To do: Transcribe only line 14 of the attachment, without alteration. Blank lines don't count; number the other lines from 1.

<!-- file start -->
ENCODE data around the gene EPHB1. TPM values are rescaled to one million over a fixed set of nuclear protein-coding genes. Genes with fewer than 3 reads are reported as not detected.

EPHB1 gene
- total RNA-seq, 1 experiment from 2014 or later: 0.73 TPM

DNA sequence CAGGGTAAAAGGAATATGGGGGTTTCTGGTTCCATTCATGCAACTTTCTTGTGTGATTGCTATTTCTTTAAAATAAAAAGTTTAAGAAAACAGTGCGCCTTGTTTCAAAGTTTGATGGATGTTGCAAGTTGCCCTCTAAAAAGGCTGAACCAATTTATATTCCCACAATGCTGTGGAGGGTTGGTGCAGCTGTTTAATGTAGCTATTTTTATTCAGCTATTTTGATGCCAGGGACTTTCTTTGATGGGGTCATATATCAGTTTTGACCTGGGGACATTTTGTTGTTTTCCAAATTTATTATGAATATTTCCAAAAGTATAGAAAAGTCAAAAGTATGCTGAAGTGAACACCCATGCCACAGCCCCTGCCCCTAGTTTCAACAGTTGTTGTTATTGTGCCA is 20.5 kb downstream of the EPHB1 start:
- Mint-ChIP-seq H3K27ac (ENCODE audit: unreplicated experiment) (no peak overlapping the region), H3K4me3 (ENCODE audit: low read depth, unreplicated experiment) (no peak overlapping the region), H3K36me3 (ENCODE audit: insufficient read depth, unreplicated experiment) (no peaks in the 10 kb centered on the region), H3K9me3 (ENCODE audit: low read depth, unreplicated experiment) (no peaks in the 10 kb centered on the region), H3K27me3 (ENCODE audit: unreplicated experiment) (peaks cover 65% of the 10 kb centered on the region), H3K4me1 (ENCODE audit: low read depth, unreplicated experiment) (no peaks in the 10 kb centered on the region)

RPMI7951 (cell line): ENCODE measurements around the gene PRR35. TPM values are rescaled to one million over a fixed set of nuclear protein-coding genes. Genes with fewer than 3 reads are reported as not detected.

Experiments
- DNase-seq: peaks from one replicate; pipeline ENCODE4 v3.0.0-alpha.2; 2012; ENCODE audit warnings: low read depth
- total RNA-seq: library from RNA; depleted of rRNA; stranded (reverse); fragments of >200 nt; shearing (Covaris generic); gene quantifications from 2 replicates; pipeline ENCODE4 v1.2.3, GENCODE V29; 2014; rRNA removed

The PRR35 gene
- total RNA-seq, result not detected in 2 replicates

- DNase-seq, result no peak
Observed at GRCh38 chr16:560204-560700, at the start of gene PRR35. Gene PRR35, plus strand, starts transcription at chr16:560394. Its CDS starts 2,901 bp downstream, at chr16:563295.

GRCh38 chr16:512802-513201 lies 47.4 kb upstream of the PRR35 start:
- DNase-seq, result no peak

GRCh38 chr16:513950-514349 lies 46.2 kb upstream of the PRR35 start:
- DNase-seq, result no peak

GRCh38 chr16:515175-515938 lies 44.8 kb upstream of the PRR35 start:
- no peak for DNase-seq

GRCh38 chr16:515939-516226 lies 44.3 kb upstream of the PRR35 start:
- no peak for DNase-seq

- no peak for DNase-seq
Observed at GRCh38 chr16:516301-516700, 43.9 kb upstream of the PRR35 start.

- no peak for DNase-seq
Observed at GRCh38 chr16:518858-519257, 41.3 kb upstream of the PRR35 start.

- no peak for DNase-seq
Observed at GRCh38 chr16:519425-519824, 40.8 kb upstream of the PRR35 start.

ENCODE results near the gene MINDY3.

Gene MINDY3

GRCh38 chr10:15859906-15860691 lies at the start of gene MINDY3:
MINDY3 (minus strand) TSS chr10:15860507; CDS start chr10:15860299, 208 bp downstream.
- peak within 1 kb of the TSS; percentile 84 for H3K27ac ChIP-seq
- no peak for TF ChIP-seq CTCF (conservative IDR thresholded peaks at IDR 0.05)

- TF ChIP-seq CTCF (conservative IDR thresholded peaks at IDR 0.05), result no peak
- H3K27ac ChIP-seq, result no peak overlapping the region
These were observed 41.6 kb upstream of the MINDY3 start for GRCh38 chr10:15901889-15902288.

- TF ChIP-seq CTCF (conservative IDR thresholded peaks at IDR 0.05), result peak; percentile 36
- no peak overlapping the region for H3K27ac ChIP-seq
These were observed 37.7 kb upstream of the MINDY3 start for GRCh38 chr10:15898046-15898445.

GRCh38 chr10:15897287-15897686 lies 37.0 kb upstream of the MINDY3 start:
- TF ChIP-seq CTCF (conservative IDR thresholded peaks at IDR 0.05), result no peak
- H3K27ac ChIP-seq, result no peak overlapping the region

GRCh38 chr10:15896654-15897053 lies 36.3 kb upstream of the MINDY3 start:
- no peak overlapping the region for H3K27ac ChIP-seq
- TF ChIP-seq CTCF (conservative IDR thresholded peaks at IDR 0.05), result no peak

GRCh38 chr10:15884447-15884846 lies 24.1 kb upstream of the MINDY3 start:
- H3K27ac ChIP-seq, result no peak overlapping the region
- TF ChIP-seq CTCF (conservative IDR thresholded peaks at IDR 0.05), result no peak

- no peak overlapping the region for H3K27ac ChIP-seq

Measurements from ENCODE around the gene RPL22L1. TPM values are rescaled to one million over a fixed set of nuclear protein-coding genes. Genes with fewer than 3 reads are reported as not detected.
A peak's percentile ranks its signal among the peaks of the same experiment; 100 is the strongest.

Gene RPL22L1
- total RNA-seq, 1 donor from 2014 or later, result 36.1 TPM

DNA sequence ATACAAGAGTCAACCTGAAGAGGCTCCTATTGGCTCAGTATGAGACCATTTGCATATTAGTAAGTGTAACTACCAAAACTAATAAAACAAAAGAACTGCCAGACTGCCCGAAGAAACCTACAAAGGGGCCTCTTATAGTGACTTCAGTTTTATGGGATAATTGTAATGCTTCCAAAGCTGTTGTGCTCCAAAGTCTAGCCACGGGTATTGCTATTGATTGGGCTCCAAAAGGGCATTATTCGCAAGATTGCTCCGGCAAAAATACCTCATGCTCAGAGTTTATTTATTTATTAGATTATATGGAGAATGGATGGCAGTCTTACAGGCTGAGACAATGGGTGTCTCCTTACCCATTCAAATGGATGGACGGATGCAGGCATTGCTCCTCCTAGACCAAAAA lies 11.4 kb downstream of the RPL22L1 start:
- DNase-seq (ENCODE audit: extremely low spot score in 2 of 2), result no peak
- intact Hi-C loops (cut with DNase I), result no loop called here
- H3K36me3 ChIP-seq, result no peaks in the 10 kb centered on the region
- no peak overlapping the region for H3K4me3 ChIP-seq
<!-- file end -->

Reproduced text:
GRCh38 chr16:512802-513201 lies 47.4 kb upstream of the PRR35 start: